Godsend: The death of gods as a narrative tool in Theros and beyond


Dripping galaxy pattern, a flowing field of blue and purple space lit by hundred of stars, that drips down the page like blood.

Godsend: The death of gods as a narrative tool in Theros and beyond

Godsend explores how to tell stories that focus on the deaths of gods, through the frame of the weapon Godsend, used by the hero Elspeth Tirel to slay the usurper god Xenagos, only to have it turned on her by another fearful god.

This book provides a short compilation of rules and ideas for telling a story on Theros or other worlds in which a (likely mortal) character, player or non-player, kills a god. The aim of this piece is not to stat-up gods for epic battles as a final boss fight. Instead, the stories this will help tell are the realities of what happens when a god is killed. What becomes of their domain? How will others, both gods and mortals, react?

Included in this title you will find:

Godsend: The Blade That Could Kill a God. A section on the weapon Godsend, exploring the history of the weapon and its wielder, Elspeth Tirel, and presenting rules for Godsend as an artifact-level magic item.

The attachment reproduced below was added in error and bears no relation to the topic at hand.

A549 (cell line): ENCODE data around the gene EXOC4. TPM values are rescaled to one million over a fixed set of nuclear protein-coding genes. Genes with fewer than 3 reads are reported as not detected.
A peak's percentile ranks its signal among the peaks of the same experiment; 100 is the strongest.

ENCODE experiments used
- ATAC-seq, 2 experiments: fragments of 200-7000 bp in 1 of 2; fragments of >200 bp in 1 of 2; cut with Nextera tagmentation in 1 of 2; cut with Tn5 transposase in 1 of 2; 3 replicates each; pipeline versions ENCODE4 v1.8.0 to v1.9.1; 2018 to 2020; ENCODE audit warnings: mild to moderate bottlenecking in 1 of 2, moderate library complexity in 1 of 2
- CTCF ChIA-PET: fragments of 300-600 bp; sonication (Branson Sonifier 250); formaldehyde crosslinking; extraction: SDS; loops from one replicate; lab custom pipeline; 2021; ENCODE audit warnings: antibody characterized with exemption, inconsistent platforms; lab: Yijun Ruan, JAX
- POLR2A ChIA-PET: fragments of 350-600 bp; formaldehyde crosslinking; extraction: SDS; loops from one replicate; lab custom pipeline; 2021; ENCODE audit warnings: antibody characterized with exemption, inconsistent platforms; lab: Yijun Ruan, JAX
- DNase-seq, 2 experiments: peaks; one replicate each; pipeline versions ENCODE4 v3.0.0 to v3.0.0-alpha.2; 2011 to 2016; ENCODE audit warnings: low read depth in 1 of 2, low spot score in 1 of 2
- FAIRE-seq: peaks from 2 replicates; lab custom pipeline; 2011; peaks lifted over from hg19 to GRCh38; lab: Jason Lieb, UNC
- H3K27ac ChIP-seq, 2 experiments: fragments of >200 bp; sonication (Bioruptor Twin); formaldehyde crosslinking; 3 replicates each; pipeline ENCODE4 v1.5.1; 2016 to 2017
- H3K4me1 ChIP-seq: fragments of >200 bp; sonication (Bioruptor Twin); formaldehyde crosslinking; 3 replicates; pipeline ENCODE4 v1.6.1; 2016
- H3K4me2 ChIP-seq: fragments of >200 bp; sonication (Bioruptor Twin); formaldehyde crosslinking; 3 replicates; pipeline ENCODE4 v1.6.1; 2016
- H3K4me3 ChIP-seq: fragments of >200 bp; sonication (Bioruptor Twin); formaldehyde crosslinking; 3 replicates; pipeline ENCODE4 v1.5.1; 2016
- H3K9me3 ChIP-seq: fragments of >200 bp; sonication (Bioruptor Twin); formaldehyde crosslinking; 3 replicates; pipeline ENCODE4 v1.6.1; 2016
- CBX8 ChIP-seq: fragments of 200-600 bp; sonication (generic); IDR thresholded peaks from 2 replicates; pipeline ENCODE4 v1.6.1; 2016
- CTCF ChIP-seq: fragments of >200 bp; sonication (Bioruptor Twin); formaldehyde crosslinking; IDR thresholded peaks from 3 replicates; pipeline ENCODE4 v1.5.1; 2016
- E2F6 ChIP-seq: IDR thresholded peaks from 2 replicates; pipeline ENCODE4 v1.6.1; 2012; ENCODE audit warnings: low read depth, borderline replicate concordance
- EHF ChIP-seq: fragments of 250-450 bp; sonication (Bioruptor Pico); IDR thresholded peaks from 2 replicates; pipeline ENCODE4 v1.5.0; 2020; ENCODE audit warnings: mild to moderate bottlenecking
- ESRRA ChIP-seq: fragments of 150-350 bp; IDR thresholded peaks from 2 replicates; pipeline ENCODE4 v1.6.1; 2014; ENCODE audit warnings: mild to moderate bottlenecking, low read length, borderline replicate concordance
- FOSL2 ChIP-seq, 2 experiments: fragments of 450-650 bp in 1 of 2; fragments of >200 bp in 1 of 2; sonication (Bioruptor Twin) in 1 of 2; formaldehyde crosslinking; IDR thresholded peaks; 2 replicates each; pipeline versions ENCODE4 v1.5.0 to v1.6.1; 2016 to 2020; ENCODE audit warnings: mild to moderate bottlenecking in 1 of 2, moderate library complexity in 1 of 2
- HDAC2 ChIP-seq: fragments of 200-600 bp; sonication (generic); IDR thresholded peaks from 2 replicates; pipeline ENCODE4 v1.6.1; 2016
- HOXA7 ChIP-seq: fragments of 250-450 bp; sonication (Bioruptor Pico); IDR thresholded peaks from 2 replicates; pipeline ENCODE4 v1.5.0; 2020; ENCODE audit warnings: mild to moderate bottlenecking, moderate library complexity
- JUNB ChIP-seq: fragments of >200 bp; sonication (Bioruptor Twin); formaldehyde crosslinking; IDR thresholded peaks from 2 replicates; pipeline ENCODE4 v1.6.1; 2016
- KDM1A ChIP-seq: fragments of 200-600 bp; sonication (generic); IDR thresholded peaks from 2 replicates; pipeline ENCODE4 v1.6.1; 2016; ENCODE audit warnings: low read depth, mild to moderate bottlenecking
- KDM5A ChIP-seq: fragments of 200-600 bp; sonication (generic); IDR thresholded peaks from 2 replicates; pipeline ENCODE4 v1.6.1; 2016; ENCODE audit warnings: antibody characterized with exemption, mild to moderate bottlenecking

To Hunt a God. A short sections of mechanics to present a god’s fight to defend themselves from the wielder of Godsend, including additional advice on having an NPC as a god-killer, to base a campaign in the fallout of their actions, as well as how to present the god’s demeanour when approached by the wielder of Godsend – how arrogance and stubbornness fade to fear.

The Consequences of Killing a God. This longest section explores how a god’s death changes the world they once held dominion over, including the fate of their domain, the reactions of other gods in the pantheon, and the reaction of mortals – their worshippers or otherwise. Also included are descriptions, story hooks and ideas for what occurs following the deaths of each god in the pantheon of Theros.

Other Worlds, Other Gods. This section gives suggestions on how to use the contents of this book to tell stories on worlds beyond Theros, including how to adapt the rules for a hunted god and use the framework presented in The Consequences of Killing a God for the gods of other settings like the Forgotten Realms.